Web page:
You can maximize the strength of that bond by crafting messages fit for the digital space as well as remembering that relationships take two people. Digital platforms give you the ability to build deeper relationships—it’s that Human-to-Human touch that we speak of so often here at Firefly Partners! The following questions help connect the dots between what’s important to your organization and what’s important to your donor:

  • How can you connect meaningfully with your audience?
  • How does your reason for everything you do connect with their reason for acting?
  • How does the way you see the world and the issues you face fit the way they see them?
  • How does engaging with your organization improve your donor’s life, emotional well-being, and sense of accomplishment?

Understanding what drives your donors will help you connect with them in ways that motivate them to invest in your mission. Motivation is all about finding ways to use your messaging to connect with your donor’s desires, interests, and dreams for change in the world.


One benefit of digital strategy is that you can watch your campaign’s effectiveness nearly in real-time. Every digital content platform—emails, social media, and website—offers ways to measure how people are interacting with your digital content.

Unfortunately, many organizations do not measure the results of their digital strategy—even through digital platforms make this one of the easiest things to do! Here are just some examples of ready made metrics digital platforms allow you to track:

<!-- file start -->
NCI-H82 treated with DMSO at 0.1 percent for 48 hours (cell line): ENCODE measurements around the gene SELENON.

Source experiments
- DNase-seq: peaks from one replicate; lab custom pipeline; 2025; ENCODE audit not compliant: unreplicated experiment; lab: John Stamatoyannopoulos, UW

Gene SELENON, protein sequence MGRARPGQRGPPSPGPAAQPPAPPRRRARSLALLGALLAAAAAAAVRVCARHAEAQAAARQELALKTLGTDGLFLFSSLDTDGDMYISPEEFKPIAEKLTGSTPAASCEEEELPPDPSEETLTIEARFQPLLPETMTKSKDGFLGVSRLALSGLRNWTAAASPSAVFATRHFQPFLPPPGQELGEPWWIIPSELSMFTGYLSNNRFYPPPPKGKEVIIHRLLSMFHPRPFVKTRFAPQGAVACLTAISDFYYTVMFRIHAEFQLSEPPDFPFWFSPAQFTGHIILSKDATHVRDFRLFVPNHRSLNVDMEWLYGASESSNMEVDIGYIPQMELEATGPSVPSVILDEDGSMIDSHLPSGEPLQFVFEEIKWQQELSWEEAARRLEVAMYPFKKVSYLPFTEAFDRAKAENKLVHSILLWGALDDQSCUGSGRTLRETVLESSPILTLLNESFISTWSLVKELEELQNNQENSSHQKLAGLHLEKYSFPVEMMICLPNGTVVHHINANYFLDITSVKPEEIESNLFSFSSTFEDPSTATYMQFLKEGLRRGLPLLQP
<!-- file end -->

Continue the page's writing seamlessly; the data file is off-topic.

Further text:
Measuring performance helps you know when to pivot or refine your messaging so you can motivate donors more effectively. For example, use M+R Benchmarks as a starting point for the above metrics. If you’re not yet reaching those average points for your industry, a good goal is to work toward those metrics. As you continually surpass your goals, you can then set new goals.

In addition, you can measure how well your campaign is doing by creating SMART goals for each engagement. How would this apply, let’s say, to an email fundraising campaign?

  • Specific: track the email click-through rates (CTR) for the campaign
  • Measurable: CTR percentage is auto-created by the email marketing tool
  • Assignable: task a data or email marketing person with reoccurring CTR collection
  • Relevant: CTR indicates supporter engagement with your content: a higher percentage indicates greater CTA response
  • Time-Based: Compare current year-to-date CTR to last year’s or even to last year’s overall CTR (Note: This number will change after each email you send.)

Tracking your digital performance will provide a wealth of information that you can apply to future campaigns.


These three components—Messaging, Motivation, and Measurement—of a solid digital communication strategy are meant to be a constant process. For your strategy to work, you have to continue tweaking, refining, re-motivating, opening new digital channels, and so on. Being consistent is critical to success in digital communication strategy.

All that work is worth it! Digital strategy has the potential to keep the lifeblood of your organization pumping. With steady, consistent communications, you will connect with your constituents and keep them on-mission with you. Your digital strategy should be a living, breathing part of the organization—just as important as your overall organizational strategic plan and a key part of boosting your Human-to-Human engagement.